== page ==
The ACT English section presents students plenty of challenges by making them focus on every grammatical detail. The test makers are more than happy to trip you up by slipping grammar mistakes so basic that you might miss them. Unfortunately, missing those details will take off points from your final score.
To make life simpler, here are 10 ACT grammar tips to keep in mind when both practicing for and taking the test itself.
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Avoid Run-ons & Fragments
Don’t get tricked by long fragments or run-on sentences.
A complete sentence has to have one primary clause, consisting of a subject and corresponding predicate, with correct punctuation. A complete sentence can have multiples clauses, as long as they are connected by correct punctuation. If a sentence lacks a primary clause, then it’s a fragment. Simple as that.
A run-on sentence contains multiple, complete thoughts that aren’t correctly connected by punctuation. Remember that sentence length alone doesn’t signify whether or not a sentence is correctly formed. Look for subjects and predicates, and make sure that multiple clauses are connected correctly by either commas or semicolons.
Don’t Put Commas Before Or After Prepositions
A known ACT English trick is placing commas before prepositions; don’t fall for it.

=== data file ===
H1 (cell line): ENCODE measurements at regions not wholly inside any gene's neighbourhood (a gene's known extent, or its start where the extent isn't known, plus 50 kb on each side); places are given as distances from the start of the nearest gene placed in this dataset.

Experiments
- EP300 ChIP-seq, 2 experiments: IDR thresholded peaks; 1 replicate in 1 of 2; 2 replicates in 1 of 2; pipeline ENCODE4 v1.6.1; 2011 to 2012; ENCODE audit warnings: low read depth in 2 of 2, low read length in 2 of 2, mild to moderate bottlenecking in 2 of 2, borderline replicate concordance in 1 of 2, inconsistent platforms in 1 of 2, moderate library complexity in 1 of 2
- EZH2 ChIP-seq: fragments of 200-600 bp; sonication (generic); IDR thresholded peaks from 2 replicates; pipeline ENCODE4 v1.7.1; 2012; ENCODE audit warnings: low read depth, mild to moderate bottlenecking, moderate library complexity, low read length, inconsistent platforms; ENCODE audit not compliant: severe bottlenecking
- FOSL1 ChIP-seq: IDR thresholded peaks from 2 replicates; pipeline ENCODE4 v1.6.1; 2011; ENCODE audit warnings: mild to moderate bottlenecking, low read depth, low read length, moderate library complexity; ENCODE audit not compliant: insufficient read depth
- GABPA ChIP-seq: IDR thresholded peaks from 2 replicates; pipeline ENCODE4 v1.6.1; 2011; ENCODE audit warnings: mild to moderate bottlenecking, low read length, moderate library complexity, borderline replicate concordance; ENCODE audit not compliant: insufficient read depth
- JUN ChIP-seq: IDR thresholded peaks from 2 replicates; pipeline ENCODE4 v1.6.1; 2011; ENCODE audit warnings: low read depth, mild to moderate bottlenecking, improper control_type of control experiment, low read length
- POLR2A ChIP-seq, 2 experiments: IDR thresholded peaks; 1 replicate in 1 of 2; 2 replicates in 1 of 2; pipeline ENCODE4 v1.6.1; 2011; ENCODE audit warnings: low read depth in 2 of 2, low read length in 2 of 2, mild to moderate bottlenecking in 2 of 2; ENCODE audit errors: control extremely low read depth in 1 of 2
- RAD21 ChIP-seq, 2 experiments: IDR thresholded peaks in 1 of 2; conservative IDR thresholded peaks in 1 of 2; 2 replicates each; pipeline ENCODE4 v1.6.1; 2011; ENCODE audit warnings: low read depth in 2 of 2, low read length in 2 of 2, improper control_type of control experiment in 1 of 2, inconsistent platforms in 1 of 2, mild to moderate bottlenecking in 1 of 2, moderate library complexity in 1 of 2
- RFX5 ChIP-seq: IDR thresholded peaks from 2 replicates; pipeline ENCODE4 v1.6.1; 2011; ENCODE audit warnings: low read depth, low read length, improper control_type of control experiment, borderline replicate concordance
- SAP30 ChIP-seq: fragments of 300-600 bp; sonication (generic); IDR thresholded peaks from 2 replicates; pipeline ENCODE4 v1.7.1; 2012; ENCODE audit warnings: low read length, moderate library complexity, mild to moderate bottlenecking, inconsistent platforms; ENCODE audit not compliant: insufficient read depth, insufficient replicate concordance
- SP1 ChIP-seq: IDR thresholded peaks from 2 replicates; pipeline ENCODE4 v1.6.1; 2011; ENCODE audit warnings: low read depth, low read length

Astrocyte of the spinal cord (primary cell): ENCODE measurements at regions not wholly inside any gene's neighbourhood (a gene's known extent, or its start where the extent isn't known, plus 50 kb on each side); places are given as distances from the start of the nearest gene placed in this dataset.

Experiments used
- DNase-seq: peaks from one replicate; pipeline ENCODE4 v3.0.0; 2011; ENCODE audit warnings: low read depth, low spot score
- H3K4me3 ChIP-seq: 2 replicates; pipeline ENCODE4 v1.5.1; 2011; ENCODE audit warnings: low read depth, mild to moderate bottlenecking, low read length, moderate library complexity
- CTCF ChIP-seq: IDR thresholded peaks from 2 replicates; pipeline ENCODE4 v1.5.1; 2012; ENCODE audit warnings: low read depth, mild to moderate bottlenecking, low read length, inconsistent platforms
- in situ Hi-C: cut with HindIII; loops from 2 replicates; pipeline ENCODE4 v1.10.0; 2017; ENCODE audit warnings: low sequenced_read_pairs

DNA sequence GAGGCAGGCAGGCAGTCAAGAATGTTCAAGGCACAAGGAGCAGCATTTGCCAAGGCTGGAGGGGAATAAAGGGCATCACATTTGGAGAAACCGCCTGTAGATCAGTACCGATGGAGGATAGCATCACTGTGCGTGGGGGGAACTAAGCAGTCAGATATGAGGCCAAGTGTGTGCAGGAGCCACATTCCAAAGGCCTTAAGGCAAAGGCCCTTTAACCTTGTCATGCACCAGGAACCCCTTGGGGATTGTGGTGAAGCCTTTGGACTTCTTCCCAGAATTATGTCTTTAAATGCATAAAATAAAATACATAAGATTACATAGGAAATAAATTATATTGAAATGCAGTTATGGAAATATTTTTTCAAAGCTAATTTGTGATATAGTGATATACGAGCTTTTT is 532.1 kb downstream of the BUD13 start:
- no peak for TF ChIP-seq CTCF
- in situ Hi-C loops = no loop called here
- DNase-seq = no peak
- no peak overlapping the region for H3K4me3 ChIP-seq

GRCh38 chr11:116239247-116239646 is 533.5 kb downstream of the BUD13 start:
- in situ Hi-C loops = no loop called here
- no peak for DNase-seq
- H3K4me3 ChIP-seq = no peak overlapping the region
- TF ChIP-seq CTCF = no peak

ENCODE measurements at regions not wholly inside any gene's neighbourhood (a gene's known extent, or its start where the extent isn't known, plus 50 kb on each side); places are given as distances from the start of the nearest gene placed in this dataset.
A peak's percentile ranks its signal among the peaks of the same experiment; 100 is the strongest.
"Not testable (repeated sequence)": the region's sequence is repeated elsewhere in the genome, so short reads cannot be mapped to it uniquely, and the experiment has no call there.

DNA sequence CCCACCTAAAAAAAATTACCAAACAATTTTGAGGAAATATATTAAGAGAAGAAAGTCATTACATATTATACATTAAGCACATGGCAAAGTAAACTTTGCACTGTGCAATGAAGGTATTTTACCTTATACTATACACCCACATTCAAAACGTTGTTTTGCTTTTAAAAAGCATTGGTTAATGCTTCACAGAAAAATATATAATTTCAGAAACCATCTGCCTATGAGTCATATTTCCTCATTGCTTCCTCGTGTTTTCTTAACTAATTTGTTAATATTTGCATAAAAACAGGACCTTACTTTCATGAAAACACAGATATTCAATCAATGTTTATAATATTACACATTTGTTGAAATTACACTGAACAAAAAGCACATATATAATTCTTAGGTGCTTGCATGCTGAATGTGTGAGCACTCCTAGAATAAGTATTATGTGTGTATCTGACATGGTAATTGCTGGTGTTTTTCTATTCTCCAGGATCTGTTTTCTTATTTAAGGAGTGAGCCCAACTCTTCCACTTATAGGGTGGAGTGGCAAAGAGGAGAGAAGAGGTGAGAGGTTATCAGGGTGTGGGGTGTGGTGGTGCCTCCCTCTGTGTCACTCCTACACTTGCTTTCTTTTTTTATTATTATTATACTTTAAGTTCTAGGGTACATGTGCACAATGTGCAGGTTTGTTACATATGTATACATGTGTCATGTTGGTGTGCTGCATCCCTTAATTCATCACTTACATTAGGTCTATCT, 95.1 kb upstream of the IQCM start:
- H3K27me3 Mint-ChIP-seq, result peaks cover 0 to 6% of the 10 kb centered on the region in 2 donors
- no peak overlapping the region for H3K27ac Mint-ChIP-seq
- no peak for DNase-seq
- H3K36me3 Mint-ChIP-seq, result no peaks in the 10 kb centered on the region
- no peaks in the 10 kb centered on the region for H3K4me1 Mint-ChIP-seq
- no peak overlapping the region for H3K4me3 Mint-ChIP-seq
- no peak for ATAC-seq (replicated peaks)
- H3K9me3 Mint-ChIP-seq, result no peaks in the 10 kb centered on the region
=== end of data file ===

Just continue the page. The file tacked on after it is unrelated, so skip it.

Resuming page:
On the test, it is always wrong to place a comma after a preposition. It is also incredibly rare to insert before one too. There is one exception, and that is when a preposition is used to introduce a non-restrictive clause.
To be fair, this situation is typically rare on the ACT, but it does happen just enough to make knowing the rule important. If you see a comma directly before or after a preposition, something is definitely up.
Keep A Short Word Count
Shorter sentences are normally your best bet.
Among answer choices, the shortest yet grammatically correct one that communicates all pertinent information is correct. Moreover, shorter sentences are easier to understand and use when writing. On the test, any answer choices that unnecessarily add words or phrases that don’t communicate helpful information can be discarded.
Check For Dangling Modifiers
A common error ACT English (and SAT Writing) questions employ is using dangling and misplaced modifiers.
In short, modifiers are phrases or words that modify an additional word to provide additional information. If you see a modifier in a sentence that’s followed by a comma, make sure that it is providing more information about the word or phrase that immediately follows. if it does not, then that modifier is dangling. It exists without a purpose within that sentence.
Watch Out For Idioms
Idioms are common expressions that are commonly tested on the ACT.
Common idioms you should know include “neither…nor”, “not only…but also”. These examples are known as two-part idioms. Another subset of idioms to watch out for are prepositional idioms. Examples of this form include “opposed to” and “participate in”.
Because there are no hard-set rules for these idioms, your best bet instead is to memorize the most common ones and practice using them. If you come across sentences where their placement and usage sounds off, then those are likely incorrect answer choices.
Subject-Verb Agreement Basics
The ACT English section will often separate verbs and subjects in sentences, in order to trip you up.